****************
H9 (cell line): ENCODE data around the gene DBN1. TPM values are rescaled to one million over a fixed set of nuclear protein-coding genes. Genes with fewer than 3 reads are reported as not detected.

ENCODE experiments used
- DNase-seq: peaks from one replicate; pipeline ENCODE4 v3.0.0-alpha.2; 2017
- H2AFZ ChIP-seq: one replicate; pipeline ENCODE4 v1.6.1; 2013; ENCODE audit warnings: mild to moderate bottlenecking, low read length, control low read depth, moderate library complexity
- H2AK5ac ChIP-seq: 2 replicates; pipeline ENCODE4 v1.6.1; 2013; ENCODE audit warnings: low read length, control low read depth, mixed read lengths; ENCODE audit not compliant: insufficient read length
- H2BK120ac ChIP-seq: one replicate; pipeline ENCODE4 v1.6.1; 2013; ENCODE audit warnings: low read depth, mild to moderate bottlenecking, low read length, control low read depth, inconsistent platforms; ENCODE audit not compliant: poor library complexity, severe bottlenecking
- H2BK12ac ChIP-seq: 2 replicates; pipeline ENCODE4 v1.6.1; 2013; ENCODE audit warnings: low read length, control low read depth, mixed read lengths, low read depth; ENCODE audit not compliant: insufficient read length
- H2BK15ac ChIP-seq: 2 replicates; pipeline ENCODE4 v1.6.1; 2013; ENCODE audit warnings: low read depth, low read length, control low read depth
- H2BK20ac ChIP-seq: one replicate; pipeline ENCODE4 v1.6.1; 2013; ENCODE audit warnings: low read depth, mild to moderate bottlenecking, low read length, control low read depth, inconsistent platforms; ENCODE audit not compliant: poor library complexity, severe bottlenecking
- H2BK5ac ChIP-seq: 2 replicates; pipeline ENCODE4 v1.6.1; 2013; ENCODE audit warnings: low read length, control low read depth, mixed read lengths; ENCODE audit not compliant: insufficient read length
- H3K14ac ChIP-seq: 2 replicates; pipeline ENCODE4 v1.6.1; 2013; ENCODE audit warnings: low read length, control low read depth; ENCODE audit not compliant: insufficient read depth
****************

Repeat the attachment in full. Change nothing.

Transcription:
H9 (cell line): ENCODE data around the gene DBN1. TPM values are rescaled to one million over a fixed set of nuclear protein-coding genes. Genes with fewer than 3 reads are reported as not detected.

ENCODE experiments used
- DNase-seq: peaks from one replicate; pipeline ENCODE4 v3.0.0-alpha.2; 2017
- H2AFZ ChIP-seq: one replicate; pipeline ENCODE4 v1.6.1; 2013; ENCODE audit warnings: mild to moderate bottlenecking, low read length, control low read depth, moderate library complexity
- H2AK5ac ChIP-seq: 2 replicates; pipeline ENCODE4 v1.6.1; 2013; ENCODE audit warnings: low read length, control low read depth, mixed read lengths; ENCODE audit not compliant: insufficient read length
- H2BK120ac ChIP-seq: one replicate; pipeline ENCODE4 v1.6.1; 2013; ENCODE audit warnings: low read depth, mild to moderate bottlenecking, low read length, control low read depth, inconsistent platforms; ENCODE audit not compliant: poor library complexity, severe bottlenecking
- H2BK12ac ChIP-seq: 2 replicates; pipeline ENCODE4 v1.6.1; 2013; ENCODE audit warnings: low read length, control low read depth, mixed read lengths, low read depth; ENCODE audit not compliant: insufficient read length
- H2BK15ac ChIP-seq: 2 replicates; pipeline ENCODE4 v1.6.1; 2013; ENCODE audit warnings: low read depth, low read length, control low read depth
- H2BK20ac ChIP-seq: one replicate; pipeline ENCODE4 v1.6.1; 2013; ENCODE audit warnings: low read depth, mild to moderate bottlenecking, low read length, control low read depth, inconsistent platforms; ENCODE audit not compliant: poor library complexity, severe bottlenecking
- H2BK5ac ChIP-seq: 2 replicates; pipeline ENCODE4 v1.6.1; 2013; ENCODE audit warnings: low read length, control low read depth, mixed read lengths; ENCODE audit not compliant: insufficient read length
- H3K14ac ChIP-seq: 2 replicates; pipeline ENCODE4 v1.6.1; 2013; ENCODE audit warnings: low read length, control low read depth; ENCODE audit not compliant: insufficient read depth